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Emotional Intelligence as Predictor of Compassion Fatigue among Mental Health Practitioners

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Document pages: 10 pages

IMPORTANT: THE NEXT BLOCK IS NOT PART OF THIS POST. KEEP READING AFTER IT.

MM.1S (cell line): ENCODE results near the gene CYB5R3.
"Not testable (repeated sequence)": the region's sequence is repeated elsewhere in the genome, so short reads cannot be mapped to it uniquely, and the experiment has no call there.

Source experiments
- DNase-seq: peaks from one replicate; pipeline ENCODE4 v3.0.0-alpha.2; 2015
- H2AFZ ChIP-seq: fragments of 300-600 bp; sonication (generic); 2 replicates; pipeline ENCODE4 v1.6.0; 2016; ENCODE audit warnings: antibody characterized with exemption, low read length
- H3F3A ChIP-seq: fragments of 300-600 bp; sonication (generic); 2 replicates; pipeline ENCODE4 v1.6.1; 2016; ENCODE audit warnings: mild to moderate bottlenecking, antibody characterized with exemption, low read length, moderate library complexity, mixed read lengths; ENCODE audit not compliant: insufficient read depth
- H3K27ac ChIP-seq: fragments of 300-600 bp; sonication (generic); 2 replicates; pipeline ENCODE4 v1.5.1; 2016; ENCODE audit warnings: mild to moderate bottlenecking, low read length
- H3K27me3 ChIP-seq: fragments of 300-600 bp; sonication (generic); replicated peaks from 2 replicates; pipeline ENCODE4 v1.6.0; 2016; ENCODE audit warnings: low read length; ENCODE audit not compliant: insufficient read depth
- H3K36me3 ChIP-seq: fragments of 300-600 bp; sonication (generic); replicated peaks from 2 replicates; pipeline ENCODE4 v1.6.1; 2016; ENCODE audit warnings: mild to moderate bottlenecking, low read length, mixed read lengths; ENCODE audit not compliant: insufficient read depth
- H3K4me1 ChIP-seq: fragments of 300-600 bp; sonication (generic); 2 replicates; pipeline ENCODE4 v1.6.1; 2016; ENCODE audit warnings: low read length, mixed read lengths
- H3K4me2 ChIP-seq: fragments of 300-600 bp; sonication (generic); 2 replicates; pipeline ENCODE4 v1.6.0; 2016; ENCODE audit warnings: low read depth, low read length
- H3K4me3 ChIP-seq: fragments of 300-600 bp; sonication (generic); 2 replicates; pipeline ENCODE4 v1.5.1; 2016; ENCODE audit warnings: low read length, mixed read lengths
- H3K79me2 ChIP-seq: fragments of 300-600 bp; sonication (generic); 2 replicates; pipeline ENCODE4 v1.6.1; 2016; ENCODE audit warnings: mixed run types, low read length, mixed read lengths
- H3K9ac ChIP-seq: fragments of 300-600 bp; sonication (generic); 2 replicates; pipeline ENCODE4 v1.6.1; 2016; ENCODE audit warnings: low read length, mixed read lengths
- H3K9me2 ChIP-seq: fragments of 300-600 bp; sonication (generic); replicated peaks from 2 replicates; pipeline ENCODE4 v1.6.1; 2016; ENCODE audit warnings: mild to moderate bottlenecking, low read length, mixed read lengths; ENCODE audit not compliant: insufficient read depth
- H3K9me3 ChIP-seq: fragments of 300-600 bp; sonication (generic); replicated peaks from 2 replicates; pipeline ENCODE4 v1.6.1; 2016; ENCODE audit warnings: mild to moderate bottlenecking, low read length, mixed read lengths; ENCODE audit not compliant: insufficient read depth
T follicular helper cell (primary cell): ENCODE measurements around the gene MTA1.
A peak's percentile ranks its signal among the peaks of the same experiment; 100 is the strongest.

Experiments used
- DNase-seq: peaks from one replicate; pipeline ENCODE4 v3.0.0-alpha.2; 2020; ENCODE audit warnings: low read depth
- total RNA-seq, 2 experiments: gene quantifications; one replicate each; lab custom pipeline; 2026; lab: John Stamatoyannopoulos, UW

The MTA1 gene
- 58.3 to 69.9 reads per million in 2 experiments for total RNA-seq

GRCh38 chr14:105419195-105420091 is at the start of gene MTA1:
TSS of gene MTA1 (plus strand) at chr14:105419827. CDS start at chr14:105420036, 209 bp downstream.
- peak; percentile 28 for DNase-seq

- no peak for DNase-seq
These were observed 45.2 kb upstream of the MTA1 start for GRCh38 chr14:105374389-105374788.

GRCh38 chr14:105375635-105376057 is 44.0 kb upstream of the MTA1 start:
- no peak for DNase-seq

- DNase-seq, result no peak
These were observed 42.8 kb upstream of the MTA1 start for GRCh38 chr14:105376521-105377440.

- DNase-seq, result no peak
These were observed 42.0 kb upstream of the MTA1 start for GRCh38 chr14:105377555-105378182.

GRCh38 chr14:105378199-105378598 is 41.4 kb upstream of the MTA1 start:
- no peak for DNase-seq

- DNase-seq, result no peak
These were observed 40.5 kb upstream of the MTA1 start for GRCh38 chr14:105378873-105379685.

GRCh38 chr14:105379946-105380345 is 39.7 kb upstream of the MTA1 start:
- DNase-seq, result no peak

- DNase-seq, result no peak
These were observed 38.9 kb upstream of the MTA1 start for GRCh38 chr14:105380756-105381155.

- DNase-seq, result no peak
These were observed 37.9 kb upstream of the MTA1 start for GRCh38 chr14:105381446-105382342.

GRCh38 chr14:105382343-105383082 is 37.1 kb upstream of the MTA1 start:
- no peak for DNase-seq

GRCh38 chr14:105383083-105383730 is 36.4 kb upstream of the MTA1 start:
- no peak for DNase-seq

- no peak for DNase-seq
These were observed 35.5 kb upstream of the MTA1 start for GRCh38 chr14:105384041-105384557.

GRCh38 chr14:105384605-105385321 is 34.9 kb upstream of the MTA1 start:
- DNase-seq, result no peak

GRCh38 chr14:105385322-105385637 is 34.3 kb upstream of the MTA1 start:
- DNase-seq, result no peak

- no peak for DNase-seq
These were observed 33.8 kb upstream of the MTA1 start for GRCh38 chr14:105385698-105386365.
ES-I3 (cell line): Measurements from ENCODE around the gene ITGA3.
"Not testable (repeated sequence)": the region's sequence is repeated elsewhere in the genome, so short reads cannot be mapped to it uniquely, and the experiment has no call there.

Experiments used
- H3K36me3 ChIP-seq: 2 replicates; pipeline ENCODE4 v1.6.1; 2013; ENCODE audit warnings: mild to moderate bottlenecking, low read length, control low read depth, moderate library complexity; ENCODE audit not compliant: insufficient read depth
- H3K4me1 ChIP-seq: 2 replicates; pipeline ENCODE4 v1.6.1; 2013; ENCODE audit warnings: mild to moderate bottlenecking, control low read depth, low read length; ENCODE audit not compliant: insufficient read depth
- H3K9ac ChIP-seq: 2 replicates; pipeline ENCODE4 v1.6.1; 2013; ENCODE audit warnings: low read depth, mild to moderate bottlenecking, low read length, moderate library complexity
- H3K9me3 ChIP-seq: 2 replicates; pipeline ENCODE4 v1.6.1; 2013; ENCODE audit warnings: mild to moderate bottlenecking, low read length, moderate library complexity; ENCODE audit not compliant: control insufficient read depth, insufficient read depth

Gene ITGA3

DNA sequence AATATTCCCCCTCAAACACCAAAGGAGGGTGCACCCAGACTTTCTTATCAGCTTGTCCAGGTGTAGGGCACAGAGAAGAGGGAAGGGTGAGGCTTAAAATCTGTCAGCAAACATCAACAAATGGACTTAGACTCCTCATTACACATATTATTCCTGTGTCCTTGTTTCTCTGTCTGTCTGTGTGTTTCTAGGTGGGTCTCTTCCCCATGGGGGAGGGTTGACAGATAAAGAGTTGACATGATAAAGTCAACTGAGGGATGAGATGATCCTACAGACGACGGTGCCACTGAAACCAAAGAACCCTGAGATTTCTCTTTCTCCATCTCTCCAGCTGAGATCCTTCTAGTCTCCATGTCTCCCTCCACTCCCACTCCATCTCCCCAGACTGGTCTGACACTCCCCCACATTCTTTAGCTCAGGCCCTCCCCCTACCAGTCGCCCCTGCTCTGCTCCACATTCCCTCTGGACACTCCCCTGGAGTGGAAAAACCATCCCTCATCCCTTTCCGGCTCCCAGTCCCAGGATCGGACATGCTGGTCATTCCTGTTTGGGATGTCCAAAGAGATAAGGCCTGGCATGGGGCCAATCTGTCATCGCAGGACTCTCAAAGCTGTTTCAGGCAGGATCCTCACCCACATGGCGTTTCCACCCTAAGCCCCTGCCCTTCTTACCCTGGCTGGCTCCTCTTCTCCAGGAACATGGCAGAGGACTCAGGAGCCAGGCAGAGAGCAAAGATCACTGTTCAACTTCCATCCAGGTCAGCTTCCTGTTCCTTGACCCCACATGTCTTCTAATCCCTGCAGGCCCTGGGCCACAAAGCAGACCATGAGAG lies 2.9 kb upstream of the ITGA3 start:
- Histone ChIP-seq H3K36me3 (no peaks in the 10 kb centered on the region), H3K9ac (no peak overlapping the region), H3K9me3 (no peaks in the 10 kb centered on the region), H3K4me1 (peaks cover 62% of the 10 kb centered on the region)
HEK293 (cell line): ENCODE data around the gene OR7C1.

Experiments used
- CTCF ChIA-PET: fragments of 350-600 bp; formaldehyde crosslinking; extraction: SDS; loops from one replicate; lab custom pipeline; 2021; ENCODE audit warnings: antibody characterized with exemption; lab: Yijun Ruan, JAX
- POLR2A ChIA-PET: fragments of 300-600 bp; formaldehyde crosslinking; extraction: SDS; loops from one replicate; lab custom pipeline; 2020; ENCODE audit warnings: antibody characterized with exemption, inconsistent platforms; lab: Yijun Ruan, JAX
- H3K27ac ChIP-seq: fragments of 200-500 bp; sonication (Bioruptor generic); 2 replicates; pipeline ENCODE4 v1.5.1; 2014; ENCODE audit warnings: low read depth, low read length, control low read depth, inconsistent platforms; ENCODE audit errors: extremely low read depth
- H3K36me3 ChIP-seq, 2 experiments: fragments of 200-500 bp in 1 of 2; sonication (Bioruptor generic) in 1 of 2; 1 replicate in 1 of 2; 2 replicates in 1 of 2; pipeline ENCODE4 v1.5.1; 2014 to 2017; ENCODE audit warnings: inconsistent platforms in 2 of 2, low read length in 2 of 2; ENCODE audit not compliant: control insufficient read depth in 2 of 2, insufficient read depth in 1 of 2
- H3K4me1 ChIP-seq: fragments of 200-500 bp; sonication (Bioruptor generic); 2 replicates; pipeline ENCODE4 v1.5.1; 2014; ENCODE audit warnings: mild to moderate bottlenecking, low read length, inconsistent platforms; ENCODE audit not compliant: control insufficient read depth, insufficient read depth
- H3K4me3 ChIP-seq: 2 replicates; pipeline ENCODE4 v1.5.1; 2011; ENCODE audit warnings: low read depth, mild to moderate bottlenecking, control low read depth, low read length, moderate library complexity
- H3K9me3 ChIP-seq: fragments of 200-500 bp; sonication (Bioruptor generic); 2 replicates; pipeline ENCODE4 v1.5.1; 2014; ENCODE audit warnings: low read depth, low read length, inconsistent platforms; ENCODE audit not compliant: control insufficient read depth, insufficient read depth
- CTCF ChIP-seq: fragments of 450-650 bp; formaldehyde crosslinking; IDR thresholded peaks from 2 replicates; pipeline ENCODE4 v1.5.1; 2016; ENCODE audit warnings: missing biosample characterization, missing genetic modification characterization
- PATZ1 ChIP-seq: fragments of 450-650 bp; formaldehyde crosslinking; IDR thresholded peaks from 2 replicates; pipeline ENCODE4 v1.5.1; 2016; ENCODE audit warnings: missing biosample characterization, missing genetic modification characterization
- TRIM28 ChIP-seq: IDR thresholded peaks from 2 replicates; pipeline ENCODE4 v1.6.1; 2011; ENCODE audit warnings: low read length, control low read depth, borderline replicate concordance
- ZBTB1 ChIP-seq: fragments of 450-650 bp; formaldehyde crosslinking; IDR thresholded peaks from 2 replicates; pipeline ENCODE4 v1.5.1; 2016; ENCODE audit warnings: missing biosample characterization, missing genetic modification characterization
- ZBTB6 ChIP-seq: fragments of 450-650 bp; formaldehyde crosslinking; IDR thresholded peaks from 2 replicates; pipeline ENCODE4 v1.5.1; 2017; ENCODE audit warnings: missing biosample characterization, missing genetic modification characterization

Abstract: More than half of the professionals working with vulnerable population in high-income countries suffer from compassion fatigue, which has detri-mental effects on mental health practitioners’ wellbeing. This study was aimed at investigating the role of emotional intelligence in predicting compassion fatigue among mental health practitioners. Data collection was undertaken using surveys incorporating the Professional Quality of Life-5 and the Emotional Competency Inventory 2.0. Mental health practitioners from Northern Uganda participated with 207 respondents returning com-pleted surveys. Data analysis procedures were undertaken using Fisher’s exact test and logistical regression. The statistical hypotheses were tested at a significance level of p ≤ 0.05. The results revealed that self-management (p = 0.003) and social awareness (p = 0.039) had a statistically significant effect on the prediction of compassion fatigue in mental health practitioners. The results equally indicated that respondents who recorded low levels of self-management were 4 times more likely to report compassion fatigue than those who had registered high levels of self-management. It was also found that a relative increase in social awareness was associated with a lower rating of compassion fatigue (OR = 1.24). Based on these findings, recommendations were made to include emotional intelligence as an integral component of training and incorporate emotional intelligence intervention techniques to benefit mental health practitioners in managing compassion fatigue.

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